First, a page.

In which the TARDIS materialises on the railway station platform at Cranleigh Halt, in June of 1925. The Doctor and his companions are surprised to discover that they are apparently expected, as they are approached by a waiting chauffeur. Nyssa notices him staring at her. The Doctor has been mistaken for someone who is to take part in a cricket match. With the prospect of a few innings on offer, the Doctor decides not to correct the mistake. They are taken to the cricket pitch where they meet Charles, Lord Cranleigh. He is shocked to see Nyssa - and it transpires that she is the spitting image of his fiancée Ann Talbot, hence the earlier reaction of the chauffeur. The Doctor joins the game and helps to win the match. He and his companions are then invited to stay at Cranleigh Hall for the rest of the weekend. A fancy dress party is planned. At the Hall they learn that Lord Cranleigh is the brother of the famous botanist George Cranleigh, who discovered a rare black variety of orchid in South America. He died during the expedition. Elsewhere in the house, in a closed off wing, another occupant is kept a virtual prisoner. He is badly disfigured and is tied to his bed. He is looked after by a Brazilian servant named Latoni. The man escapes his bonds and knocks Latoni unconscious. Whilst the Doctor is taking a bath, the man enters his room via a hidden passage and steals his harlequin fancy dress costume. The Doctor finds the passage himself but gets hopelessly lost. He emerges in the sealed off wing and finds the corpse of another servant hidden in a closet.
Lady Cranleigh, mother of George and Charles, has been informed by Latoni of the escape of the man and she finds the Doctor in the wing. She agrees to inform Sir Robert Muir, local police commissioner and another guest for this weekend. Ann Talbot is in the house when she sees what she thinks to be the Doctor in his costume. He attacks and kills the butler then tries to seize her. She faints. On waking, she blames the Doctor for the crimes. Lady Cranleigh decides to lie about the finding of the body earlier, and it has been removed before the Doctor can show it to Sir Robert. He and his companions find themselves under arrest. They are taken to the village. The TARDIS has been brought to the police station. In order to help prove that they are who they say they are, the Doctor shows Sir Robert and the local constabulary the inside of the ship. They use it to travel to the Hall. The captive man has escaped again, killing Latoni. He starts a fire in order to break down his door, and this starts to spread. He seizes Nyssa - believing her to be Ann. The man is really George Cranleigh. He had been horribly tortured by the natives who protect the Black Orchid, and was brought back secretly to England by Latoni - broken both in mind and body. Ann had originally been his fiancée. Charles and the Doctor are able to convince him he has the wrong person. George slips and falls from the roof to his death. The Doctor and his companions decide to stay on for his funeral. The Doctor is given a copy of George's book as gift - "Black Orchid"...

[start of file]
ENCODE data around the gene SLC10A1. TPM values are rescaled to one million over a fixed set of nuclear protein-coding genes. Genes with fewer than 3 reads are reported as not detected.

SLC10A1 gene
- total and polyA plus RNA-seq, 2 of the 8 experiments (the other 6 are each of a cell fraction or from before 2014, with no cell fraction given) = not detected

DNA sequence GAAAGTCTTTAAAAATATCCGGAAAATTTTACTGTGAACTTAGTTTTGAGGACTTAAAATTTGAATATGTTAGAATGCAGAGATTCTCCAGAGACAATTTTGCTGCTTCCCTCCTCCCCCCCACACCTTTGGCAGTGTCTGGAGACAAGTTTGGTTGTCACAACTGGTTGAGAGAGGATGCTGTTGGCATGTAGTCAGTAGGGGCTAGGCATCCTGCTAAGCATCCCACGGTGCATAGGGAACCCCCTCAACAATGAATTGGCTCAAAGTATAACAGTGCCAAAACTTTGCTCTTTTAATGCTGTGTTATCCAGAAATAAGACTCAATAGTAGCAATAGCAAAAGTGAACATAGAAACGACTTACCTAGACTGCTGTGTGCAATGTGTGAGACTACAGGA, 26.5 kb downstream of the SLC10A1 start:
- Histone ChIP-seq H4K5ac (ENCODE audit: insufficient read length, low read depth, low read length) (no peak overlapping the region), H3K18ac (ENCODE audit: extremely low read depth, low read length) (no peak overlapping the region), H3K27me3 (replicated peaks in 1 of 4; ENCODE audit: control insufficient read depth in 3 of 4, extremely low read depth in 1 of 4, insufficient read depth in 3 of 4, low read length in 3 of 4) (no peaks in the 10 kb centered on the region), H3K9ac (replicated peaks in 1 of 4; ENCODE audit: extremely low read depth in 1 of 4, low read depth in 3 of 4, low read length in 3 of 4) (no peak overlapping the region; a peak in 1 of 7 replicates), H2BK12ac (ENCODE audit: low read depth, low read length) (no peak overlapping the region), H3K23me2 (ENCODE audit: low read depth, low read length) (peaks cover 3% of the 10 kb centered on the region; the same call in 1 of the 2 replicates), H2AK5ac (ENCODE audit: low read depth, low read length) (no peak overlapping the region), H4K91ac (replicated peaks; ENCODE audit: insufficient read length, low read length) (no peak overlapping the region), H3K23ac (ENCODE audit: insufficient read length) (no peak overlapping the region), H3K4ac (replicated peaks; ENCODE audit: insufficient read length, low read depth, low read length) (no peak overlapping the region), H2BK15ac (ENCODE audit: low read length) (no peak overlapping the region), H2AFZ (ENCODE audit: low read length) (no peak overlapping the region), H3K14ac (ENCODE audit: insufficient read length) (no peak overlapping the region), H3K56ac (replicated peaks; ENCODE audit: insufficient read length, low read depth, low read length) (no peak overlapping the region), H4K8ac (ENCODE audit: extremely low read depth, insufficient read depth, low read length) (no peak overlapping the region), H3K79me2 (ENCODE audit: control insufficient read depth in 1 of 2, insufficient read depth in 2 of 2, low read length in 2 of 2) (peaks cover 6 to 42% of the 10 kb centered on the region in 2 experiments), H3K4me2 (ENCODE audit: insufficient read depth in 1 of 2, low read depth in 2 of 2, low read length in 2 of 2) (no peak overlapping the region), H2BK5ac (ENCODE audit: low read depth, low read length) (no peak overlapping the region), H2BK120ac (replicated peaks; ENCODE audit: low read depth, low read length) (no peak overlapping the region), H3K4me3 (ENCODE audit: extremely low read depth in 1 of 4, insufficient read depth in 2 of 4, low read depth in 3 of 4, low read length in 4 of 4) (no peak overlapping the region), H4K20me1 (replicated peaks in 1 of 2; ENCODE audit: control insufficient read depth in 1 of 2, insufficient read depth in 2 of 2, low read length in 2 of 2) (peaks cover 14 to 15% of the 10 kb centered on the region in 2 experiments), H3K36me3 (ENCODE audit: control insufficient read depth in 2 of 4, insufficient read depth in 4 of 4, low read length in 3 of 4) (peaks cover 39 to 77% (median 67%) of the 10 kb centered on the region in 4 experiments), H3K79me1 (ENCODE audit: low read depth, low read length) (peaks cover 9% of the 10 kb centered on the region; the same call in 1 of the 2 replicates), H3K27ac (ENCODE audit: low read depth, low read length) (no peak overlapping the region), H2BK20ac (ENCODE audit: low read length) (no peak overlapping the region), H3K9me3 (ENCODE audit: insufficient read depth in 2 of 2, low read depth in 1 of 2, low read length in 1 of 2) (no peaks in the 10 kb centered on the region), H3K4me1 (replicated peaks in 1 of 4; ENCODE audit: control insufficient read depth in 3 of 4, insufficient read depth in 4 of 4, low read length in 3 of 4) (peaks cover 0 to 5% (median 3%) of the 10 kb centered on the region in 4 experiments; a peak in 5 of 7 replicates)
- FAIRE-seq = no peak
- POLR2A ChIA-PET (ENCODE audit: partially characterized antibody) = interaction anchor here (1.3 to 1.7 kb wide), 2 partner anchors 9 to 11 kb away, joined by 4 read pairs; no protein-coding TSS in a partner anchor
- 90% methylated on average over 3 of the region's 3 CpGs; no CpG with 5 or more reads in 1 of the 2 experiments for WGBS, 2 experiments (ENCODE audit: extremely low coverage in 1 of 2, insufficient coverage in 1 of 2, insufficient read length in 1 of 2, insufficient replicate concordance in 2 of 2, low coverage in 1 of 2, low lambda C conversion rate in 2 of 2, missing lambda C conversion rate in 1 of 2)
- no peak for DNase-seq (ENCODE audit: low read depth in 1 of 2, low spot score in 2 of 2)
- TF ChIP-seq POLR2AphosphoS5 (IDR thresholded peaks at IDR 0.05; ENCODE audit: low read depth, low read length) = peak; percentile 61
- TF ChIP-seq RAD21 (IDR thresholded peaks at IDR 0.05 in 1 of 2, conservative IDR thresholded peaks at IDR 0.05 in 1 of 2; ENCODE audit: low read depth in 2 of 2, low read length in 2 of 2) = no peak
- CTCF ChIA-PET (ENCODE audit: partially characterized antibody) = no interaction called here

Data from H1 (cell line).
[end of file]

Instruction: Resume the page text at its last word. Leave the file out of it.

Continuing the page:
This two part adventure was written by Terence Dudley, and was broadcast on the 1st and 2nd of March, 1982. It is the first two-parter in the series since The Sontaran Experiment, back in 1975. It is also - arguably - the first purely historical story since The Highlanders (and indeed the last of such to date).
Generally historical stories have fitted into three categories. The first are what we now term the "Celebrity Historical" - wherein the Doctor meets someone famous - Marco Polo, Charles Dickens, Shakespeare etc. Then we have the pseudo-historical - where historic events form the backdrop to some alien intervention. This story fits in to the third category, where the history merely forms the backdrop and provides some local colour, in order to tell a story about smugglers, Jacobites, or Aztec High Priests.